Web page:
Cells were assigned into blank group (PC12 cells without any treatment), OGD group, an OGD+S group (OGD-induced PC12 cells were cultured with 2% sevoflurane for 30 min), OGD+S+oe-NC group (OGD-induced PC12 cells transfected with overexpressed G9a control empty vector were cultured with 2% sevoflurane for 30 min), OGD+S+oe-G9a group (OGD-induced PC12 cells transfected with overexpressed G9a vector were cultured with 2% sevoflurane for 30 min), OGD+S+NC-siRNA group (OGD-induced PC12 cells transfected with silenced NRF2 control empty vector were cultured with 2% sevoflurane for 30 min), or OGD+S+NRF2-siRNA group (OGD-induced PC12 cells transfected with silenced NRF2 vector were cultured with 2% sevoflurane for 30 min).
MORRIS WATER MAZE (MWM) TEST:
The MWM test was performed on days 29 to 34 after HI (n=18 rats/group). The water maze was a black-walled circular swimming pool (diameter: 160 cm, depth: 60 cm), which was evenly divided into 4 quadrants. In the fourth quadrant, an escape platform (diameter: 12 cm) was hidden at a distance of 30 cm from the edge of the pool wall, and it was located about 1.5 cm below the water surface. The water temperature was controlled at (20±1), and an automatic monitoring system was installed above the pool to synchronously record the movement of rats in the pool. One day before the experiment, the rats of each group were put into the pool (not including the platform) to swim freely for 90 s to make them familiar with the pool environment. The place navigation test was conducted every day at 8: 00, for a total of 5 days. Facing the wall of the pool, the rats were put into the water from the entry points of the 4 quadrants in random order, and they were forced to search for the underwater platform. The image monitoring system automatically tracked and recorded the total distance from entering the water to climbing onto the platform and the time required to climb onto the platform, that is, the escape latency. If a rat found the platform by itself within 90 s, it was allowed to stay on the platform for 20 s before the next rat was tested in the maze. If the platform could not be found within 90 s after entering the water, the rat was guided to the platform and allowed to stay for 20 s. At this time, the escape latency was determined to be 90 s. The rats were assessed 4 times a day, with an interval of at least 30 min each time, and the average value of the 4 escape latencies was calculated. After each experiment, the rats were wiped dry and put back into the cage to warm up and they had free access to food and water. After each training day, the water maze was cleaned and replaced with new water to eliminate the interference of smell and environmental factors. One day after the place navigation test, the platform was removed from the maze for the spatial probe test. The rats were placed at the water entry point in the second quadrant, and the number of times the rat swam through the platform area within 90 s was recorded as the number of times it crossed the platform.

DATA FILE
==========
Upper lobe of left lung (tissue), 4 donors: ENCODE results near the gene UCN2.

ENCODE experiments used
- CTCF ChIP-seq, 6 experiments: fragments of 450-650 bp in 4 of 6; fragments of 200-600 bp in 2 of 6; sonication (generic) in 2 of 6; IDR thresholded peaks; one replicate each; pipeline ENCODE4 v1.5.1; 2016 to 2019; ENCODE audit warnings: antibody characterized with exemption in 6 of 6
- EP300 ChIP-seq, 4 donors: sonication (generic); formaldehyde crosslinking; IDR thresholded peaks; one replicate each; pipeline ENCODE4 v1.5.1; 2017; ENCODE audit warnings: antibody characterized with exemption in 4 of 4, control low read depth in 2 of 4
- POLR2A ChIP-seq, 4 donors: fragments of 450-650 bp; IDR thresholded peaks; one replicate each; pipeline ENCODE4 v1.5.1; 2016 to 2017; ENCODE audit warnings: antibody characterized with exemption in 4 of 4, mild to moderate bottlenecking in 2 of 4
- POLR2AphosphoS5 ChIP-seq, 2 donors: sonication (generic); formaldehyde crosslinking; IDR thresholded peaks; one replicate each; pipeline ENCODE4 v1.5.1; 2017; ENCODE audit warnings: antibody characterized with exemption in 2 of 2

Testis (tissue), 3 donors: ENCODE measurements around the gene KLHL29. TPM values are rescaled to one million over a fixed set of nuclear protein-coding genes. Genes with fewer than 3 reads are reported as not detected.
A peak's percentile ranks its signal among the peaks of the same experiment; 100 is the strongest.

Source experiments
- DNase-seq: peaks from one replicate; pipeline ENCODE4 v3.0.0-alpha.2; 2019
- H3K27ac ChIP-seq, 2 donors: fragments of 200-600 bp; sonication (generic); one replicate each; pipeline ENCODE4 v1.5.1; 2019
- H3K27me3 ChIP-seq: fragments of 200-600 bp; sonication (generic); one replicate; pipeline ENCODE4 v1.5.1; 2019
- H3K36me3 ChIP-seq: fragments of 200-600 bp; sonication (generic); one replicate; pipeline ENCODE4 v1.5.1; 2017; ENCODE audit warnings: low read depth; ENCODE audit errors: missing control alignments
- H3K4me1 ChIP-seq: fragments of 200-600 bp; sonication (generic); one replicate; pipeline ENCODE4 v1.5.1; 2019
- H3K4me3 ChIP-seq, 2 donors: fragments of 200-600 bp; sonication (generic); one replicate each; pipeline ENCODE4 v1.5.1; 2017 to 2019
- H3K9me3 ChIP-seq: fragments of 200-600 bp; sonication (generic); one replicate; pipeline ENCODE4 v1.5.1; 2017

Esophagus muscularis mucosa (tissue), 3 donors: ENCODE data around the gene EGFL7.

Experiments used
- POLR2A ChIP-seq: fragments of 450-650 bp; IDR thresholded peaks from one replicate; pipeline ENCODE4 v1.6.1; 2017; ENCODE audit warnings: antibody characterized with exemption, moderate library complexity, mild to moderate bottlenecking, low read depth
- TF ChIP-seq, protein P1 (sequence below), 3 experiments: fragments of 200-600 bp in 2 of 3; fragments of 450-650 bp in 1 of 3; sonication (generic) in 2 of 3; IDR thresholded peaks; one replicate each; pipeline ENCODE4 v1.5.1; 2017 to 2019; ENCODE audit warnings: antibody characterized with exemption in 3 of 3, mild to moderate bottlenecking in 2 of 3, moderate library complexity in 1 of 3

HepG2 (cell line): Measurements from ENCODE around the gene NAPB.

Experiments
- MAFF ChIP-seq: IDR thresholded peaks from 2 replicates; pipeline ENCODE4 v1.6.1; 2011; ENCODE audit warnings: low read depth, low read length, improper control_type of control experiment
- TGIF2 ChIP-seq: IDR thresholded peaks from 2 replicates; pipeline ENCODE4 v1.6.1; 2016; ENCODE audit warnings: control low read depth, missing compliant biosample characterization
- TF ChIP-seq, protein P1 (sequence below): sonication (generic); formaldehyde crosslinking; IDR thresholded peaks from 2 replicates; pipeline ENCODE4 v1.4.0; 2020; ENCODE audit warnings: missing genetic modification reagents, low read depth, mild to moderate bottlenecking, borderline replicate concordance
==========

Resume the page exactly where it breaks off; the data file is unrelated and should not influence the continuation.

The rat brain tissues were placed in phosphate-buffered saline (PBS) solution at 4°C, frozen at −20°C for 30 min, and sliced into 2-mm sections. The sections were placed in 10 g/L TTC solution (Sinopharm Chemical Reagent Co., Ltd., Shanghai, China) in the dark at 37°C for 10 min, fixed overnight in 4% paraformaldehyde (Sigma-Aldrich, St. Louis, MO, USA), and observed under a microscope. The normal brain tissues were stained red, and the infarct tissues were stained white. Images were collected layer-by-layer, and the infarct area of each layer was calculated using Image J 1.43 software (National Institutes of Health, Bethesda, Maryland, USA).
The rat brain tissues were fixed in 4% malondialdehyde solution at room temperature for 24 h, embedded in paraffin, dehydrated with conventional ethanol, and made into 5-μm sections. The sections were stained with cresyl violet for 1 h, washed with 0.1 M PBS, and differentiated with Nissl differentiation solution under the microscope until the background was clear. The sections were then dehydrated in a graded alcohol solution and covered with a cover sheet with neutral resin. Image J 1.43 software (National Institutes of Health) was used to count the number of healthy and Nissl-positive neurons located in the hippocampus (n=10 rats/group) by investigators who were blinded to the experimental intervention. The density of Nissl-stained neurons was the ratio of the left and right hemispheres.